If you watch basketball you probably saw or heard about DeMarcus Cousins recent injury to his achilles tendon.  He was diagnosed after the game with an MRI confirming a complete rupture of his achilles tendon which means he will not be returning to play this season.  In my practice we see a lot of achilles injuries ranging from minor tendonitis problems to partial and complete tears.  The interesting thing about DeMarcus Cousins injury is that it was not an obvious traumatic injury.  He was just playing the game like usual, got in a small scuffle and then couldn’t walk on his leg anymore.  It is not unusual for me to see patients who are wondering how they have such a horrible problem with no good story of an injury to tell.  It would be great if we could all talk about how we injured our leg or foot after falling from the back of a car racing down the freeway or sprained our ankle while lifting a car off a fallen friend but unfortunately sometimes we are just going about our normal activities and suffer an injury that takes us out of our normal ability to get around.  Many people feel that since there wasn’t a good cause to the pain that they should just ignore it or hope that it goes away with a little home remedy.  Don’t let the injury get worse by ignoring it.  Most injuries will heal much faster with aggressive treatment.  If you are limping even a little bit you need to be seen and evaluated.  Despite the fact, that you didn’t fall off the roof, you may still have a serious injury that will do better with appropriate treatment by a podiatrist.  Unfortunately, sometimes as in the case of DeMarcus Cousins it may even require surgery to correct appropriately.  Fortunately though, almost all injuries get back to normal function and hopefully if all goes well we’ll see DeMarcus Cousins back on the court next season.

Don’t Live Life in Pain! Call us today for an appointment at 505.880.1000. We take care of your feet…so that they’ll take care of you!

Nathan Ivey, DPM

#topdoctors #bestABQfootdoctors #nmfai #wesavesoles

Childhood Development: What’s normal and what’s not

Childhood Development: What’s normal and what’s not

Childhood Development: What’s normal and what’s not

Ever wonder why your child looks like they are flatfooted or pigeon-toed?  It all could be part of normal development.  I have a 5 year old and an infant so I have been watching feet grow and can sympathize with the concerned parent.  Most have heard that flat feet are bad and can cause problems in the future.  We all want what’s best for our children and many of us make huge sacrifices to achieve those goals.

Normal development:

Bowed legs are normal through the toddler years (2-4) and sometimes it is very pronounced earlier in that time frame and will slowly improve. Flat feet are common in early walkers and can stay flat through 6-8 years of age.  At this time the knee/leg relationship becomes more like an adult and children usually don’t grow out of a foot condition after about 8 years old.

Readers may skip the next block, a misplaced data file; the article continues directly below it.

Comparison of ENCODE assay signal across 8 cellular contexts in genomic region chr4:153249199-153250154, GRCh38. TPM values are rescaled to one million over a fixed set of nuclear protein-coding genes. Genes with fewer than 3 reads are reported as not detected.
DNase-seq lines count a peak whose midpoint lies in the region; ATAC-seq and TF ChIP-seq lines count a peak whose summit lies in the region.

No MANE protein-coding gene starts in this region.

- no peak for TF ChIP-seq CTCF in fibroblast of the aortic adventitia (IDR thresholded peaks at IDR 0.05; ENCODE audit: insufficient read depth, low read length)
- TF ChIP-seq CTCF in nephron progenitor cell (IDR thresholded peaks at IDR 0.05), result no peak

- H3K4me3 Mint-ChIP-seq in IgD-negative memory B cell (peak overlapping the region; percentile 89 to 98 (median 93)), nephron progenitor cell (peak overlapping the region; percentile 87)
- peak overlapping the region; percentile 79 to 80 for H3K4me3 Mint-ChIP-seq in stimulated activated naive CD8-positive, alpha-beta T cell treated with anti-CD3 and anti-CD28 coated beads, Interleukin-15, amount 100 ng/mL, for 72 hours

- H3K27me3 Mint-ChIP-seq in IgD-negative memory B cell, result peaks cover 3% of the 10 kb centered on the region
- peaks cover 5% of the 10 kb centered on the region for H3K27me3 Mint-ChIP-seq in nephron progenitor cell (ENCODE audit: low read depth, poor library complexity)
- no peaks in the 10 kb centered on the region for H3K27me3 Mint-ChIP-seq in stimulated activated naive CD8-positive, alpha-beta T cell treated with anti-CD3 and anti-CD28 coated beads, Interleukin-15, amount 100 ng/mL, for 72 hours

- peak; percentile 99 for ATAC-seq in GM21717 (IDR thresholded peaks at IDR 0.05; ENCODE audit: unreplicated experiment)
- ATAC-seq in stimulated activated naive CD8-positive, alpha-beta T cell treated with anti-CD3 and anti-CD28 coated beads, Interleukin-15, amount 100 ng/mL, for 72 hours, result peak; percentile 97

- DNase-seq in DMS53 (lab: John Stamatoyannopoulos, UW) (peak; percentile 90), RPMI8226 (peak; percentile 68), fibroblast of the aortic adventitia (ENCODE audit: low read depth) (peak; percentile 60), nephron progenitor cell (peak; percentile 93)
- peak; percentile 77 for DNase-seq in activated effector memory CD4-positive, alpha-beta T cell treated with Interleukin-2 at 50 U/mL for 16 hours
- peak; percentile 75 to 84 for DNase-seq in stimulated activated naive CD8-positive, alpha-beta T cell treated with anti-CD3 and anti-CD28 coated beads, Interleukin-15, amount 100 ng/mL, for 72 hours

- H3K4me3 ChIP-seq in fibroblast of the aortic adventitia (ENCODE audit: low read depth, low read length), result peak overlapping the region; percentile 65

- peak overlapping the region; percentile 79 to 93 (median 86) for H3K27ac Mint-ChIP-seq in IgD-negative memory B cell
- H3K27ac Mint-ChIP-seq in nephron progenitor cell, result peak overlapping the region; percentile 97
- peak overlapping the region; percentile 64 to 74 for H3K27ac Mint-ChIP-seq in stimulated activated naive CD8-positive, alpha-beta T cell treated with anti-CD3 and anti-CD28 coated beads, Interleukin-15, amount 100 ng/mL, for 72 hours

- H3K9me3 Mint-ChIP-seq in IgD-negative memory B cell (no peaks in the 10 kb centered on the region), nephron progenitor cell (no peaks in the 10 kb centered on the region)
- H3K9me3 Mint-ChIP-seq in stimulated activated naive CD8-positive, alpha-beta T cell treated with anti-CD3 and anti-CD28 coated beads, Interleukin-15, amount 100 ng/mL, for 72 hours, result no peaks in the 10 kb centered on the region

When to see a podiatrist?

Total Ankle Replacement: Who’s a Candidate?

Ankle Replacement Surgery: How long will recovery take?

Ankle Replacement Surgery: How long will recovery take?

I’ve been doing total ankle replacements for a couple of years now.  My implant of choice is the Wright Medical Ankle Implant because of its full, staged, revision system should revision ever be necessary.  One of the most commonly asked questions is concerning the length of recovery after the replacement.  There is a lot of different information out there regarding this subject.   Some information suggests up to a year for recovery.  I think that some of the information is implant specific so keep that in mind.  So what has my experience been?

The surgery generally takes a couple of hours.  After the surgery, most patients spend 2-3 days in the hospital.  While in the hospital, they work with the physical therapy team to ensure that they can remain non weight-bearing on the surgical extremity.  Assuming they have a good support system, they get to go home.  For people who live alone or who need further therapy, they sometimes need to go to a rehab facility prior to going home.

My patients are generally non weight-bearing on the affected ankle for 2 weeks.  After that, I let them start putting some weight on the ankle.  That does not mean that they are walking.  They are in a hard cast from week 3-4 so walking is not really possible.  However, they can put weight on the extremity to stand and to transfer.  Once the cast comes off at 4 weeks, the patient is placed in a surgical boot.  At that point, they can start walking but this is most likely going to be a transition.  Most patients start with the boot and crutches and slowly wean off of the crutches.  That can take a couple of weeks.  Most patients are returning to a regular shoe, sometimes with an ankle brace, somewhere between 6-8 weeks.

So, when are you “back to normal?”  My response is…that depends on what “normal” is for you!  Even after walking in a regular shoe, your ankle and leg can be weak and stiff.  Sometimes, further physical therapy is required.  If you had a fairly modest activity level prior to surgery, you’re going to be back to normal faster.  If you had a higher level of activity prior to the surgery, it is going to take a little longer.  And remember, low impact activity is the way to go with these implants as they will last longer.

I follow my total ankle patients very close for the first 3 months.  I then see them back at 6, 9, and 12 months.   By 6 months, most of my patients are pretty much back to what they would consider to be normal.  And while there are exceptions, this seems to be the trend.

Don’t Live Life in Pain! Call us today for an appointment at 505.880.1000. We take care of your feet…so that they’ll take care of you!

Jonathan Williamson, DPM

#topdoctors #bestABQfootdoctors #nmfai #wesavesoles